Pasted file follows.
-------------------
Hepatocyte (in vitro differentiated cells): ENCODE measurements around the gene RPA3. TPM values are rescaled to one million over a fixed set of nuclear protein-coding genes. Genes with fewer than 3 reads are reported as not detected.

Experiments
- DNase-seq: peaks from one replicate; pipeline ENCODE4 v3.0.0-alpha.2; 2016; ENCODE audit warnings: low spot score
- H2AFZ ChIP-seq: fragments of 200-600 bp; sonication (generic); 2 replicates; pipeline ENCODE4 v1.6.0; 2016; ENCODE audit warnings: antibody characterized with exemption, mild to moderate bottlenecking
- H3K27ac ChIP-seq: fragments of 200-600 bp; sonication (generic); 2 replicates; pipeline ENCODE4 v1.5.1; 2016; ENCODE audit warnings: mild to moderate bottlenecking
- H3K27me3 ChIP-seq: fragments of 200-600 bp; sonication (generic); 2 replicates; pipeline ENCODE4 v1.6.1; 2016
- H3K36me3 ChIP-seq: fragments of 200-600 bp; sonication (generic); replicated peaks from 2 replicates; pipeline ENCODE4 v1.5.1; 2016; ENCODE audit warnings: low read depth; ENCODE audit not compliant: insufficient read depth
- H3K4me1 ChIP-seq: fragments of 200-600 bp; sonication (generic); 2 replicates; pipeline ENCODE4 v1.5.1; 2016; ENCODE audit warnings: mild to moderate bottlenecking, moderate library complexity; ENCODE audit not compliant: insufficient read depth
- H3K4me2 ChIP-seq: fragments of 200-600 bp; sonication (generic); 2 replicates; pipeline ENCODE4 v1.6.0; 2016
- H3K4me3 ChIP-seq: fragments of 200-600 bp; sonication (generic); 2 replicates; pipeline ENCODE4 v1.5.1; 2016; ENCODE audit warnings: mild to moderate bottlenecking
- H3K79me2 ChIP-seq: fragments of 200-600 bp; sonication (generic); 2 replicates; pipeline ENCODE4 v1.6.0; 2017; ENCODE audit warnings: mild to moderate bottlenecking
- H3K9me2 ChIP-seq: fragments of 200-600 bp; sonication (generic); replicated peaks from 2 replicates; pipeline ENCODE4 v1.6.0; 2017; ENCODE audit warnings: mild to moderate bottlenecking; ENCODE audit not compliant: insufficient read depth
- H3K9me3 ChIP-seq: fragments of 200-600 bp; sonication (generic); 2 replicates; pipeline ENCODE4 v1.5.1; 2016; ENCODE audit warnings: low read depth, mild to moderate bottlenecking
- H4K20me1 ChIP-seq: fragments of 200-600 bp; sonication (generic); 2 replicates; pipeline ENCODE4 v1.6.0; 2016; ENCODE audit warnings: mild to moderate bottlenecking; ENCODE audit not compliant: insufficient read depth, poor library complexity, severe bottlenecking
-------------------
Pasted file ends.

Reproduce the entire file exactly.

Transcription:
Hepatocyte (in vitro differentiated cells): ENCODE measurements around the gene RPA3. TPM values are rescaled to one million over a fixed set of nuclear protein-coding genes. Genes with fewer than 3 reads are reported as not detected.

Experiments
- DNase-seq: peaks from one replicate; pipeline ENCODE4 v3.0.0-alpha.2; 2016; ENCODE audit warnings: low spot score
- H2AFZ ChIP-seq: fragments of 200-600 bp; sonication (generic); 2 replicates; pipeline ENCODE4 v1.6.0; 2016; ENCODE audit warnings: antibody characterized with exemption, mild to moderate bottlenecking
- H3K27ac ChIP-seq: fragments of 200-600 bp; sonication (generic); 2 replicates; pipeline ENCODE4 v1.5.1; 2016; ENCODE audit warnings: mild to moderate bottlenecking
- H3K27me3 ChIP-seq: fragments of 200-600 bp; sonication (generic); 2 replicates; pipeline ENCODE4 v1.6.1; 2016
- H3K36me3 ChIP-seq: fragments of 200-600 bp; sonication (generic); replicated peaks from 2 replicates; pipeline ENCODE4 v1.5.1; 2016; ENCODE audit warnings: low read depth; ENCODE audit not compliant: insufficient read depth
- H3K4me1 ChIP-seq: fragments of 200-600 bp; sonication (generic); 2 replicates; pipeline ENCODE4 v1.5.1; 2016; ENCODE audit warnings: mild to moderate bottlenecking, moderate library complexity; ENCODE audit not compliant: insufficient read depth
- H3K4me2 ChIP-seq: fragments of 200-600 bp; sonication (generic); 2 replicates; pipeline ENCODE4 v1.6.0; 2016
- H3K4me3 ChIP-seq: fragments of 200-600 bp; sonication (generic); 2 replicates; pipeline ENCODE4 v1.5.1; 2016; ENCODE audit warnings: mild to moderate bottlenecking
- H3K79me2 ChIP-seq: fragments of 200-600 bp; sonication (generic); 2 replicates; pipeline ENCODE4 v1.6.0; 2017; ENCODE audit warnings: mild to moderate bottlenecking
- H3K9me2 ChIP-seq: fragments of 200-600 bp; sonication (generic); replicated peaks from 2 replicates; pipeline ENCODE4 v1.6.0; 2017; ENCODE audit warnings: mild to moderate bottlenecking; ENCODE audit not compliant: insufficient read depth
- H3K9me3 ChIP-seq: fragments of 200-600 bp; sonication (generic); 2 replicates; pipeline ENCODE4 v1.5.1; 2016; ENCODE audit warnings: low read depth, mild to moderate bottlenecking
- H4K20me1 ChIP-seq: fragments of 200-600 bp; sonication (generic); 2 replicates; pipeline ENCODE4 v1.6.0; 2016; ENCODE audit warnings: mild to moderate bottlenecking; ENCODE audit not compliant: insufficient read depth, poor library complexity, severe bottlenecking